Investing in leadership is recognised as essential by all good organisations. If you are interested in exploring how Skills for Health’s Leadership and Management programme could help your organisation please contact your regional / country representative at www.skillsforhealth.org.uk/contact-us for further information.
via Evidence Updates – NHS Evidence – Search Engine for Evidence in Health and Social Care.
Skills for Care has developed end of life care qualifications in conjunction with a wide range of employers including Marie Curie Cancer Care, the UK Home Care Association and Barchester Care, in addition to a number of hospices.
The qualifications will help adult social care employers support the national end of life strategy. They also build on the work of common core competences and principles for end of life care.
MANDATORY HEALTH CARE ASSOCIATED INFECTION SURVEILLANCE: REDEVELOPMENT OF THE HCAI DATA CAPTURE SYSTEM (MESS)
A new web based Healthcare Associated Infection (HCAI) Surveillance computer system is being developed which will replace the existing MESS system used to collect the patient level mandatory surveillance data on MRSA, MSSA and E. coli bloodstream infections, and C.difficile infections. Expected to go live in April 2013, the new computer system will be faster and have new features which will give users improved facilities to input and manipulate the data more easily. It will also allow users to produce customised tabulated and graphical reports of local, regional and national HCAI data.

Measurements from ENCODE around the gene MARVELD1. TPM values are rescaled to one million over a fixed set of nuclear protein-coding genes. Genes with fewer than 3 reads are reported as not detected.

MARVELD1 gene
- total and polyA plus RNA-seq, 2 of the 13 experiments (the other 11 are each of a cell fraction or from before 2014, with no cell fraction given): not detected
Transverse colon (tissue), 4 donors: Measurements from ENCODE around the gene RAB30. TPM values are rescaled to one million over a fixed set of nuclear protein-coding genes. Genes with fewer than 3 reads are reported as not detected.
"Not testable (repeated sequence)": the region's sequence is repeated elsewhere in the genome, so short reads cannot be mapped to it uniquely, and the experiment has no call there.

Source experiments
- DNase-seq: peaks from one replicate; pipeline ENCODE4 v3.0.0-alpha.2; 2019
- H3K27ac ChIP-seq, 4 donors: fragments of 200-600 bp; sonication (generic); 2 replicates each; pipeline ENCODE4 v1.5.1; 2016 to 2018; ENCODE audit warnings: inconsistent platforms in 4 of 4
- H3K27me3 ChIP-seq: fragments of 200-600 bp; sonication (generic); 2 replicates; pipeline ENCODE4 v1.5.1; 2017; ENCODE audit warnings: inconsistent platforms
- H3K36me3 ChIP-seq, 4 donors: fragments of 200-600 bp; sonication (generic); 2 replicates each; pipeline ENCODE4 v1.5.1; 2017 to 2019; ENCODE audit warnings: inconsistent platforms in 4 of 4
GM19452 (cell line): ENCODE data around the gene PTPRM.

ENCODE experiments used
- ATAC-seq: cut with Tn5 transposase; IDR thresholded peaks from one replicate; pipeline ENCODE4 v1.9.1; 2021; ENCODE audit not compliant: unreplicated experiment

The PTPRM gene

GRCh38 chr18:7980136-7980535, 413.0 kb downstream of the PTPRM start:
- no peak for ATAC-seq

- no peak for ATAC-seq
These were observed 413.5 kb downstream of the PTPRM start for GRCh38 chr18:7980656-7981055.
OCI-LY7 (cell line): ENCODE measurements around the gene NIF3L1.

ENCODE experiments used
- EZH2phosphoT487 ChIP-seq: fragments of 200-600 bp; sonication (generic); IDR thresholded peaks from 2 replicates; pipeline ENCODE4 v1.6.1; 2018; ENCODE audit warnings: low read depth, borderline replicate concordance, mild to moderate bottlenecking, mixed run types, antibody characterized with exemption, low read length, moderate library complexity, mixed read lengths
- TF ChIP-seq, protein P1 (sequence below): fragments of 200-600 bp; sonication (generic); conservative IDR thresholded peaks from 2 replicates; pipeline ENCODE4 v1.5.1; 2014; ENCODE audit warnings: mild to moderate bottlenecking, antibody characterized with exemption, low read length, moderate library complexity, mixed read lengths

Read more of this letter at dh_134577.pdf (application/pdf).
Evaluating palliative care ward staffing using bed occupancy, patient dependency, staff activity, service quality and cost data
Dai Roberts firstname.lastname@example.org
St. Ann’s Hospice, UK, Keith Hurst, Independent Researcher and Analyst, Nottinghamshire, UK
Background: Palliative care staffing has remained unchallenged for decades while service provision has changed markedly, bringing new workforce demands. There is little evidence to inform hospice workforce structures, which strive to deliver the highest-quality holistic care.
Aim: The study had three main aims, to: (i) adapt the acuity-quality workforce planning method used extensively in the UK National Health Service (NHS) for use in hospices; (ii) compare hospice and NHS palliative care staffing establishments and their implications; and (iii) create ward staffing benchmarks and formulae for hospice managers.
via Evaluating palliative care ward staffing using bed occupancy, patient dependency, staff activity, service quality and cost data.
The Barnaby Festival 2012 is almost upon us!
Carole Keeling from the Staff Library has been very busy this week cataloging all the fantastic art pieces due for display at Waters Green Medical Centre. She has been inundated with canvasses large and small, covering all sorts of themes from flowers to modern abstracts. At the last count there were over 60 pieces created by our obviously very talented East Cheshire Trust staff.
To see what’s on during the festival please visit http://www.barnabyfestival.org.uk/about-us – you’re sure to be impressed.